Dragonwood Maple and Honey
ABOUT THE BUSINESS
Dragonwood started in 2009 with Abigail Gerig and her dad, Michael. Their beekeeping adventure began in 2004 after Andrea Gerig (Abigail’s mom) accused Michael of boring Christmas presents. He signed the three of them up for beekeeping classes and was never accused of boring presents again.
WHAT TO GET
Whipped honey, spice-infused syrups
INTERVIEW: Abigail Gerig, co-owner
What do you sell and what’s your most popular product?
"We sell honey and maple syrup, pure and flavored, with about 50 different individual SKUs. Our most popular product is our pure honey, followed closely by our pure maple syrup."
How did you become interested in selling maple syrup and honey?
"We started the business in 2009, and we actually weren’t selling honey or maple syrup at all—we just started with some craft dolls I was making! I was 11 at the time and as a kid, I thought they were so cool so everybody needed to know about them. We had been hobby beekeepers since 2004, and they [people at the Farmer’s Market] said “Hey, we need honey, please bring honey!” We added maple syrup in 2013 because we lived in an old sugaring woods and it was something my dad always wanted to do, so the opportunity came along, and it snowballed from there!"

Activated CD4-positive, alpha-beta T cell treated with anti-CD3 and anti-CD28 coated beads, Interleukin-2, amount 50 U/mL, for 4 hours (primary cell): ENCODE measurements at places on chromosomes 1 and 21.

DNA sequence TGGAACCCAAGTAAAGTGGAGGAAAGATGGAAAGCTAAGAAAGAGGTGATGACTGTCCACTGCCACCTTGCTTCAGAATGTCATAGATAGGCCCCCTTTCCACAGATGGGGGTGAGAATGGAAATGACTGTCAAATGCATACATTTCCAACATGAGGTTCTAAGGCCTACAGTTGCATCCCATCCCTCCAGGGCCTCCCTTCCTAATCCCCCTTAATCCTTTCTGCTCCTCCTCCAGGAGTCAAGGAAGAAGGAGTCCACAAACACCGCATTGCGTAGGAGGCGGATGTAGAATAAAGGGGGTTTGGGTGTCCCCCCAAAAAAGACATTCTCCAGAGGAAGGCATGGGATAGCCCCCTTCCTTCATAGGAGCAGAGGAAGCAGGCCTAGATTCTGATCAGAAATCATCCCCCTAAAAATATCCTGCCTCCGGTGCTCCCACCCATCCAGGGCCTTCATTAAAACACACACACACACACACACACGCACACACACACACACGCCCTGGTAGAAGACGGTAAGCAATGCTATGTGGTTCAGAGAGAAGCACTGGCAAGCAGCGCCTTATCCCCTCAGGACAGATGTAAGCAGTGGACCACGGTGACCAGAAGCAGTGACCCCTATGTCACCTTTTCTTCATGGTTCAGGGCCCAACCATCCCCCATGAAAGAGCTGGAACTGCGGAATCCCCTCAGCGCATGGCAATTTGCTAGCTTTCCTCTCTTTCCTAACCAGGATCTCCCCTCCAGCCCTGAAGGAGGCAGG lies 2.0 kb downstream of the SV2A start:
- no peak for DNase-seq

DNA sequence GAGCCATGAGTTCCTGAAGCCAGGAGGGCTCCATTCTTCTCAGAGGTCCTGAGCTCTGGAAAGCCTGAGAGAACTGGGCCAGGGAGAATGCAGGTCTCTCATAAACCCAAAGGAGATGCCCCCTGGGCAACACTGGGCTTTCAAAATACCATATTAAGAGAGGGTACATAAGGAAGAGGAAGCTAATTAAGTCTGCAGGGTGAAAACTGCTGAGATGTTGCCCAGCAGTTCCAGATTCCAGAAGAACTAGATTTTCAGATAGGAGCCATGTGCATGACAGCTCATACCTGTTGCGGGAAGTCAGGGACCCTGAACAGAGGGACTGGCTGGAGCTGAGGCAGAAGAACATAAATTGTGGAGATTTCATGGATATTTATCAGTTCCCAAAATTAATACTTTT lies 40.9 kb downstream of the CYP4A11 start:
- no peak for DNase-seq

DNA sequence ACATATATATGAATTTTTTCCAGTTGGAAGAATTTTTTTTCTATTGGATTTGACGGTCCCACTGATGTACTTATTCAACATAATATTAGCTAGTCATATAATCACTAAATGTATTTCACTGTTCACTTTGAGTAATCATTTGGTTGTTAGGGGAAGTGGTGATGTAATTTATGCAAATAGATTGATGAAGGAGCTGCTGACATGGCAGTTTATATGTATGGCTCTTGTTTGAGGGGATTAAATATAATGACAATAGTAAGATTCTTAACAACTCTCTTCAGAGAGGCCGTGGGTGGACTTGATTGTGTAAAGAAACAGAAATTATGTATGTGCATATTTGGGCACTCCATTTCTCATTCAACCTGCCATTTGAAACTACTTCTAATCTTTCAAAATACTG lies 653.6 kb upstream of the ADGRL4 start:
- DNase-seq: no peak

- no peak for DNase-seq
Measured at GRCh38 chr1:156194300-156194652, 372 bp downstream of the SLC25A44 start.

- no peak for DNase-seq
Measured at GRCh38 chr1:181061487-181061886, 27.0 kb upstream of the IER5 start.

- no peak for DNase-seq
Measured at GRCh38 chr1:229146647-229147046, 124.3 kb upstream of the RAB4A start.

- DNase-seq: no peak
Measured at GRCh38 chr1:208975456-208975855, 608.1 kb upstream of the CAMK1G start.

What’s an interesting fact about your business?
"My dad and I do this together, and you don’t normally find a lot of businesses that are a 'daddy-daughter duo.' He and I run the business together and we are both beekeepers and maple syrup makers. We run about 150 hives and 1,000 taps for maple syrup. All of our products are packed in our on-site state inspected kitchen."
What’s your favorite part about the Farmers’ Market?
"My favorite part of any Farmers’ Market is always interacting with customers and putting a smile on their faces when I give them a sample of our delicious products. And the Fishers Farmers’ Market has really good food, too!"
What have you learned/improved upon in your business?
"We’ve been in business (since 2009), so there’s been a lot of learning and growing. Everything from learning the actual agricultural processes of keeping bees, which are essentially livestock, and boiling syrup, to financing. It’s been a huge learning process and I never stop learning."